Louis Freeh Contradicts Himself in Statement
I write to you again today as someone who is hesitant to parse words or believe in conspiracies as it pertains to the Sandusky situation. I write to you as someone who understands that the information contained Freeh report can be interpreted in a number of different ways. I write to you as someone who accepts that we may never know the absolute truth.
But I also write to you as someone who values factuality and consistency in public statements from powerful figures.
As I delved into the Paterno family report today and Louis Freeh’s subsequent statement, I couldn’t help but notice an alarming discrepancy and one that could mean a lot about the personalities we’re dealing with here.
This excerpt comes from page 53 of the Freeh report:
The special investigative counsel requested an interview with Paterno on December 2011. Through his counsel, Paterno expressed interest in participating but died before he could be interviewed.
During the investigation, we contacted Mr. Paterno’s attorney in an attempt to interview Mr. Paterno. Although Mr. Paterno was willing to speak with a news reporter and his biographer at that time, he elected not to speak with us.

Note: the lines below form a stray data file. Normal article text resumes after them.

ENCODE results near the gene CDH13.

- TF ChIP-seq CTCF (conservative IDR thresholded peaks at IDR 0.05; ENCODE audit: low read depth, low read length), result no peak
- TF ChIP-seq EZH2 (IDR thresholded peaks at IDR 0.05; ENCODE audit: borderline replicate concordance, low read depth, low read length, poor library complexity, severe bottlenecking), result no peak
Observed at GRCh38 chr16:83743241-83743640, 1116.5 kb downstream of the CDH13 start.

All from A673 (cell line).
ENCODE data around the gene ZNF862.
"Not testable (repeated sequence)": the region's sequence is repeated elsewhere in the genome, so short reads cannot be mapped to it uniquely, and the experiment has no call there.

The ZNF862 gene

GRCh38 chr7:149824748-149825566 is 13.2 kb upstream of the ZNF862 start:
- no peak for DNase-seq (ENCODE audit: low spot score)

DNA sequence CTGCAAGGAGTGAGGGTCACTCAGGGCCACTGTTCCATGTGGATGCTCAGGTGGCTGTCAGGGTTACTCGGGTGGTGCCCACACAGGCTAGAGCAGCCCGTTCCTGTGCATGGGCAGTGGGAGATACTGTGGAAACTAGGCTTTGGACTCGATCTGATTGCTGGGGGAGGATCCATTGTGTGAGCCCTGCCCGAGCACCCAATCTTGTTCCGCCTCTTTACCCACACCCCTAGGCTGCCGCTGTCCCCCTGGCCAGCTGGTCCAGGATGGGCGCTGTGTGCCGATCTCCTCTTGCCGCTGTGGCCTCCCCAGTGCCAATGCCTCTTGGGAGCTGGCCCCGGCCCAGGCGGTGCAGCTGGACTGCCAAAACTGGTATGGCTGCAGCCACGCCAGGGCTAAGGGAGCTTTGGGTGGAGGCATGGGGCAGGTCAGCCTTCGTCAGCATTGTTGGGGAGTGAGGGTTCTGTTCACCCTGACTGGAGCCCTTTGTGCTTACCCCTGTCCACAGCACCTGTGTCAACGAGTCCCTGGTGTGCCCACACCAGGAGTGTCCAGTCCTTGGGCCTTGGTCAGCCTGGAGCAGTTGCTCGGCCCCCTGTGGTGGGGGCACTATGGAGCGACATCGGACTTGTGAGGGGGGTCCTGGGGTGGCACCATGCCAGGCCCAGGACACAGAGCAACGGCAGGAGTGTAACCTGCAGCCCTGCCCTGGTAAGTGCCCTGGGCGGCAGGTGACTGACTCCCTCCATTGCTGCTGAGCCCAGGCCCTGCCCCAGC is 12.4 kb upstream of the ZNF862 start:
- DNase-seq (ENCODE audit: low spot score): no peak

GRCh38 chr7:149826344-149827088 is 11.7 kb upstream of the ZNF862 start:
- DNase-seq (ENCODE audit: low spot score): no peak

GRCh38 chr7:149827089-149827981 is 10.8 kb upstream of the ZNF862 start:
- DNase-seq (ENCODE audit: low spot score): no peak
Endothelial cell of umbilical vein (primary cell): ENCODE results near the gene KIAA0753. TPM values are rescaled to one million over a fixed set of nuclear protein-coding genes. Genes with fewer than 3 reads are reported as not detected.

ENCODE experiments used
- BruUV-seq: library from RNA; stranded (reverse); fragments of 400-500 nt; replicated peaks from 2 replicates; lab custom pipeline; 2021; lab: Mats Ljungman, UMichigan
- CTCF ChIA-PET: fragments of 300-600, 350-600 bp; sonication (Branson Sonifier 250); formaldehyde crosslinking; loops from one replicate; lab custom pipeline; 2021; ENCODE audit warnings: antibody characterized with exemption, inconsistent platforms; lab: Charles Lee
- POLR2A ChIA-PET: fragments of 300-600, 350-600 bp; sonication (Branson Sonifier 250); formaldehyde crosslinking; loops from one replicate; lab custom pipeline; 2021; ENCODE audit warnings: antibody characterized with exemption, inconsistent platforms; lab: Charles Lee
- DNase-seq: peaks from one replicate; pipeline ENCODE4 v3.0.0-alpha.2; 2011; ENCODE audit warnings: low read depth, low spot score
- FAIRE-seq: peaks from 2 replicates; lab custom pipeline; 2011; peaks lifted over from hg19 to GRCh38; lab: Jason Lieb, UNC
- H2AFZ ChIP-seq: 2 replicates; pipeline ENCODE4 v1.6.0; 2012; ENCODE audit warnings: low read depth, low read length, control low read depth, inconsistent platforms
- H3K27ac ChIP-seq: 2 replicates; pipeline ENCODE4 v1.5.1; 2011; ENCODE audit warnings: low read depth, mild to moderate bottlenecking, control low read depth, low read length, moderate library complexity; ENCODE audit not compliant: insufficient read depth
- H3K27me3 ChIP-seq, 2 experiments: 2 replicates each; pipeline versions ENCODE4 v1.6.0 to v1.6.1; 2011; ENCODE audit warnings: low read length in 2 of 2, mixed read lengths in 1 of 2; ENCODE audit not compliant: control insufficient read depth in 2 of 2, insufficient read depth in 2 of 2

Freeh’s statement today on the matter reads like a smug character assassination, implying that Paterno was happy to talk to everyone but Freeh. But in the Freeh report, it says that he was willing but time ran out.
So which one is it? Did Paterno deny Freeh’s interview request or did he die before it was possible?
Like many things in this case, we’ll probably never know. But it’s an interesting discrepancy and a little concerning coming from the person who led a $6.5 million investigation that ended up costing the university many more millions.
PS4RS also pointed this out on Twitter earlier today.
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